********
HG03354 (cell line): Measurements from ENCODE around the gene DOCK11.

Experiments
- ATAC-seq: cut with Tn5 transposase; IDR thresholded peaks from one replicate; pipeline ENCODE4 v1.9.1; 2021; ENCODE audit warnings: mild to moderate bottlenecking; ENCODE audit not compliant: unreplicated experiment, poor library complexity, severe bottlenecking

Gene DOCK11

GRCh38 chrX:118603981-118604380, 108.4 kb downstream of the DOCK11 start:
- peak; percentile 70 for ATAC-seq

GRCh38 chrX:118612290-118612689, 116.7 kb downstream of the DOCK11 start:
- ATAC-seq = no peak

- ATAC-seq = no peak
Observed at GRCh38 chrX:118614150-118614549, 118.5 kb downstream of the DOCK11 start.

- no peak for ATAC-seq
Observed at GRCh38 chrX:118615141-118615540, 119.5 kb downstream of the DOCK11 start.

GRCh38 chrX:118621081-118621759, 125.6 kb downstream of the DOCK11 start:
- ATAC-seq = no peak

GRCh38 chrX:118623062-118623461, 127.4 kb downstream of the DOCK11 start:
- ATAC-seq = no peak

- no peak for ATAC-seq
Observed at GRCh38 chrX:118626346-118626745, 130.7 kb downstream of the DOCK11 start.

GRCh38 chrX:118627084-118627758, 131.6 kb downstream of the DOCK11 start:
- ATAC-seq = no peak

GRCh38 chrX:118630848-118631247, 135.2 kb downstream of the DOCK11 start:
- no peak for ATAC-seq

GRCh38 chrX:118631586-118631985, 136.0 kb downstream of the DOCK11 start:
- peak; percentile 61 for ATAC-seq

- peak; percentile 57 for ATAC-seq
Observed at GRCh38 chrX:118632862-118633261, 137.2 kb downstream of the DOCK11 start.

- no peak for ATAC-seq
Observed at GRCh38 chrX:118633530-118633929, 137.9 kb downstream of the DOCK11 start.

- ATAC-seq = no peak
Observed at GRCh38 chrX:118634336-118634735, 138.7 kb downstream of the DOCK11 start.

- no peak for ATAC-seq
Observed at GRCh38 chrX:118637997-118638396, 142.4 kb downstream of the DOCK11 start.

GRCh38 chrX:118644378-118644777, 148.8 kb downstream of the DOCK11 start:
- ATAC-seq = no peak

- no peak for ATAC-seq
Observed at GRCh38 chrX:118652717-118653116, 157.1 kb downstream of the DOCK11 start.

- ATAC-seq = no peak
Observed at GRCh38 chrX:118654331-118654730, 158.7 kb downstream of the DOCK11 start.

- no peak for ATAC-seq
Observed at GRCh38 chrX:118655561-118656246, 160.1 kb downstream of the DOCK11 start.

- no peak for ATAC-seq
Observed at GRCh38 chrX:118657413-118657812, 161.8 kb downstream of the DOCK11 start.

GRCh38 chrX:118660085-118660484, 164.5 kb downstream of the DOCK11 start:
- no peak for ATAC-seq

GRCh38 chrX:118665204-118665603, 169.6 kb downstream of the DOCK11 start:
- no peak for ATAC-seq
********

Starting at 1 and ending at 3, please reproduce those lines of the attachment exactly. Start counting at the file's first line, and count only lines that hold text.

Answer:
HG03354 (cell line): Measurements from ENCODE around the gene DOCK11.

Experiments
- ATAC-seq: cut with Tn5 transposase; IDR thresholded peaks from one replicate; pipeline ENCODE4 v1.9.1; 2021; ENCODE audit warnings: mild to moderate bottlenecking; ENCODE audit not compliant: unreplicated experiment, poor library complexity, severe bottlenecking